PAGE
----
The Instituto’s team is comprised of several legal academics and law students to anthropologists, political scientists and communications majors, all working in more than one of the its six main areas of research: Indigenous rights; business and human rights; anti-corruption measures; disability rights; human trafficking and the Truth and Reconciliation Commission in the post-conflict era. Finally, the Instituto is headed by its Executive President and Chair of Peru’s Truth and Reconciliation Commission, Dr. Salomon Lerner, as well as its Executive Director and Principal Professor of the Católica’s Law Faculty, Dra. Elizabeth Salmón.

With this knowledge in mind, arriving at the Instituto’s doorstep on my first day was a bit intimidating. Tasked with my first bit of research just hours after being introduced to the team, my jitters were quickly replaced by the impatience to delve into Peru’s past and its progression to this day…


The Day-to-Day of an IDEHPUCP Intern

There have not been two days alike at the Instituto so far, except perhaps for my 9 a.m. coffee I help myself to from our little kitchen every morning.

During the first few weeks, I worked on one of the Instituto’s ongoing tasks it performs regularly, the task of monitoring member states of the Organization of American States (OAS) in their compliance with the decisions rendered by the Inter-American Court of Human Rights (IACHR). Many cases that reach the IACHR have been tried in their home countries and are appealed to this court, seeking better reparations for human rights violations. Sentences from the IACHR are final and bind the accused state to providing reparations to its plaintiffs. More often than not, states are slow to comply with the Court’s orders. My task consisted of surveying the orders rendered by the IACHR to the State of Ecuador and checking whether the country had provided concrete reparations to the victims of its human rights violations cases. Only then does the IACHR consider a case closed. Sadly, most of Ecuador’s cases before the IACHR remain open – its percentage of compliance to IACHR’s decisions rendered is very low.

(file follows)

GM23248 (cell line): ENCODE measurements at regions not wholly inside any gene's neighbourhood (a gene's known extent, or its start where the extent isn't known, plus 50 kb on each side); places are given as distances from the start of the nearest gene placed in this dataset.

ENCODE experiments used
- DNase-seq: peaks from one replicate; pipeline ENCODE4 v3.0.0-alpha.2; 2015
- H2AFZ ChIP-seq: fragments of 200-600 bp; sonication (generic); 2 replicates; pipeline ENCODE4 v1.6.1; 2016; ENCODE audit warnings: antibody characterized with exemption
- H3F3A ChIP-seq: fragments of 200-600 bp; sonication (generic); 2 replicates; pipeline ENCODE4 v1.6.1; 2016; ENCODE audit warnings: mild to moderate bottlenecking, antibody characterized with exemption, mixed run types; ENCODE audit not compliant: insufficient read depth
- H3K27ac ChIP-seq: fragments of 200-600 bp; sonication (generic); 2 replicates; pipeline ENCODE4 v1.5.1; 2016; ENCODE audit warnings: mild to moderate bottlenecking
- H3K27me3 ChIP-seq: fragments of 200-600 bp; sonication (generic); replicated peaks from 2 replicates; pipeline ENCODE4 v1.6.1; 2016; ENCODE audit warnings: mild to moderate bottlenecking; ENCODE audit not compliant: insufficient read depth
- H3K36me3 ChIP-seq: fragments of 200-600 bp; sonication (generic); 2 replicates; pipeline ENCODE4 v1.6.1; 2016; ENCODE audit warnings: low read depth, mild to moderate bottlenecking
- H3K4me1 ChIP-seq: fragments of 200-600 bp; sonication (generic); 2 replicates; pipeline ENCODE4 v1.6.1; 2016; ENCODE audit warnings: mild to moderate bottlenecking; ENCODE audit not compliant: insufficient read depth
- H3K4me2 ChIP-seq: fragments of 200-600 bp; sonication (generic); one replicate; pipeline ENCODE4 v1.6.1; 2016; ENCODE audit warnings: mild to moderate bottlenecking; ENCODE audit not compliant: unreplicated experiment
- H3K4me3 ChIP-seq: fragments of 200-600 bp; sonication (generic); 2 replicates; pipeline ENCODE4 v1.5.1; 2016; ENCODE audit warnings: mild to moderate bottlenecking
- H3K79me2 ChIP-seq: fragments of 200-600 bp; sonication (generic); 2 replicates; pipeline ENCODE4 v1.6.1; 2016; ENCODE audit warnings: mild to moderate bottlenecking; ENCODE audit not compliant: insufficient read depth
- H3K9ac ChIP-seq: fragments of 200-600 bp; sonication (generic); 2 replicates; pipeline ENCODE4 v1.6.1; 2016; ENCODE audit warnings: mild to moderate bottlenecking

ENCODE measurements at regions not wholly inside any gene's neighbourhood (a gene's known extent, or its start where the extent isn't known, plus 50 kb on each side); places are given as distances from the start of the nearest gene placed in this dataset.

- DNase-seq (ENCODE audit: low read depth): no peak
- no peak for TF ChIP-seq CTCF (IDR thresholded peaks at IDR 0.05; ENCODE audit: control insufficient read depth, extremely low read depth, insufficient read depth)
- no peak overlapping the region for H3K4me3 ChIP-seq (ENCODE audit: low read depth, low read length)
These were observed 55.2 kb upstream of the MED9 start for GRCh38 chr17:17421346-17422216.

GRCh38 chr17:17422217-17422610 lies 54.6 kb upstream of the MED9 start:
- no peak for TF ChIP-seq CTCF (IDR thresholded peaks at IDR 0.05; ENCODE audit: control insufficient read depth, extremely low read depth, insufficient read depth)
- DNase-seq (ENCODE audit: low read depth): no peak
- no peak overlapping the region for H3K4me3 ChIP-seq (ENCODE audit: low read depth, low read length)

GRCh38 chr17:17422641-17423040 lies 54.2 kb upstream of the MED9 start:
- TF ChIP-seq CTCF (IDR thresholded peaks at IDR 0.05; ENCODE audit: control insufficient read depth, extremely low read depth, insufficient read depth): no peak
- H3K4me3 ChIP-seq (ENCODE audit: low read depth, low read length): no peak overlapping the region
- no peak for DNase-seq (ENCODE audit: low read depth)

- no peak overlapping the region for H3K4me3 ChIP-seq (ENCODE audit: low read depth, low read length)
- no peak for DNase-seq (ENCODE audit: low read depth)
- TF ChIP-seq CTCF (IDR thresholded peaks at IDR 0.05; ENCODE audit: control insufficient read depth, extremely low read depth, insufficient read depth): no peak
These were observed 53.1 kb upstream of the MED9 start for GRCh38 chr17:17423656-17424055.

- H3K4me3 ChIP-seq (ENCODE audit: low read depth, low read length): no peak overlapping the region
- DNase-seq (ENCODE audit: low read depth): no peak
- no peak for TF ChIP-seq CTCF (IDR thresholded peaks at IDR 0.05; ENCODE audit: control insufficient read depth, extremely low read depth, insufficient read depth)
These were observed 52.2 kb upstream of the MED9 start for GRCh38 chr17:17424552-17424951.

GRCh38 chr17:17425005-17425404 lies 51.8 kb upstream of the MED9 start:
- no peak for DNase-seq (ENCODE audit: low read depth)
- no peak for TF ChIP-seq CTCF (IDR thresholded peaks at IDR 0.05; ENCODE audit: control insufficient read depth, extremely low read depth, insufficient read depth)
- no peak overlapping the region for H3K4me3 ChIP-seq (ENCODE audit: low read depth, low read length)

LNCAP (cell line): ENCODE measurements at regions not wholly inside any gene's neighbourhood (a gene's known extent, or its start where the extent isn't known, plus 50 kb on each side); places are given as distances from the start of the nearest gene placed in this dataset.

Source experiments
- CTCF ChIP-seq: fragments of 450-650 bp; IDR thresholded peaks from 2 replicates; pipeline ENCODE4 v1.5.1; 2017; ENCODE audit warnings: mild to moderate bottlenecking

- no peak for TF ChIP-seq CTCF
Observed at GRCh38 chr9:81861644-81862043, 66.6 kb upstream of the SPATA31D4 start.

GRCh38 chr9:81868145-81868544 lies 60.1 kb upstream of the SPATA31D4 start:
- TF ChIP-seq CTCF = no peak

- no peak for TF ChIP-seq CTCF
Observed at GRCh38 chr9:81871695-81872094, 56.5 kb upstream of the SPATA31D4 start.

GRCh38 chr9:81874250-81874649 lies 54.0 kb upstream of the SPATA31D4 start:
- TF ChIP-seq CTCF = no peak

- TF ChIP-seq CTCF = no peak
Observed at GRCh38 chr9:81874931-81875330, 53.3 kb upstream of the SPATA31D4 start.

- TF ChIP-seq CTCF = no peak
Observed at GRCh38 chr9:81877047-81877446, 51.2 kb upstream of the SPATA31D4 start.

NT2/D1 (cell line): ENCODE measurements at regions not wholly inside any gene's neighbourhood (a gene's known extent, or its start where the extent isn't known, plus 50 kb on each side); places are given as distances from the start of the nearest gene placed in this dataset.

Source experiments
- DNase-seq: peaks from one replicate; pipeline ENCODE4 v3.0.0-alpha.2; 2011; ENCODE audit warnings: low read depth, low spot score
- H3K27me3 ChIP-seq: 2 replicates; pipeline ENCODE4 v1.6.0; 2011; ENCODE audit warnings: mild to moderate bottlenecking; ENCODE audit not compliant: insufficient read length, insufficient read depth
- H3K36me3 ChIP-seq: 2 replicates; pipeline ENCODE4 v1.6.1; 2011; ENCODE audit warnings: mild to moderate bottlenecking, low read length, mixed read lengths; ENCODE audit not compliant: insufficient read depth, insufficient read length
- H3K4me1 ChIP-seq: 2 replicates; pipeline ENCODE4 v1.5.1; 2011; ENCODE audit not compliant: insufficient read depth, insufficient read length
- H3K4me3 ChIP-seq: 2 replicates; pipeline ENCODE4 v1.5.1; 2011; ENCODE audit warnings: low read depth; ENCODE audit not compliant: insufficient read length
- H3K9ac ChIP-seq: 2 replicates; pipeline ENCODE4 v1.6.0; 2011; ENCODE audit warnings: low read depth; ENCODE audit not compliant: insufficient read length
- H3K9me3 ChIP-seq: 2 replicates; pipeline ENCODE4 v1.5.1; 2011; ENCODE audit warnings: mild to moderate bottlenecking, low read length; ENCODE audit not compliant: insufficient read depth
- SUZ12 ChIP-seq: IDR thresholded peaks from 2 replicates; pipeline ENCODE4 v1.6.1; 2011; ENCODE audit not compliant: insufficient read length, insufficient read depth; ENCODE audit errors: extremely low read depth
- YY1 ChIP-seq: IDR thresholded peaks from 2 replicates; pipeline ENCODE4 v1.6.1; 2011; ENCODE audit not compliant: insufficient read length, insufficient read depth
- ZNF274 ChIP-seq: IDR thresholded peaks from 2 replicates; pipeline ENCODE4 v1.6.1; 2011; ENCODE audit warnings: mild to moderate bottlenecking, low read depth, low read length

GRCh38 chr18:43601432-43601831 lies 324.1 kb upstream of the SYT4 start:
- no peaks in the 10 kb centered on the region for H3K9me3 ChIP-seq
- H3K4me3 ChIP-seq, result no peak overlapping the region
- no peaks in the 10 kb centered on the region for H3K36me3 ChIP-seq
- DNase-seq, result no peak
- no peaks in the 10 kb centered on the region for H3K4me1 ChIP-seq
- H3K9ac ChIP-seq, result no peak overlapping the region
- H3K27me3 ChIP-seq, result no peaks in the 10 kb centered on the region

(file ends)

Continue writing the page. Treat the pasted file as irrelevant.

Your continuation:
I later joined a team of researchers in their work for an upcoming publication on Latin American Truth and Reconciliation Commissions (there have been fourteen in the last few decades following decline of authoritarian regimes in almost every part of the continent). The objective of this research project is to survey and compare the recommendations made by the various commissions, the degree of compliance to these recommendations by the states in question, and the institutional and social factors that may explain varying degrees of compliance to recommendations from state to state. The Instituto is partnering with similar think tanks in Latin American and Europe, as this is a joint project, the scope of which is colossal. As for myself, I am focusing on Peru’s TRC recommendations and looking at whether or not there have been advances on the institutional front to correct the mistakes of the past, and on the reparations front, to determine who has yet to receive monetary, symbolic or other kinds of reparation for the losses caused by past violence.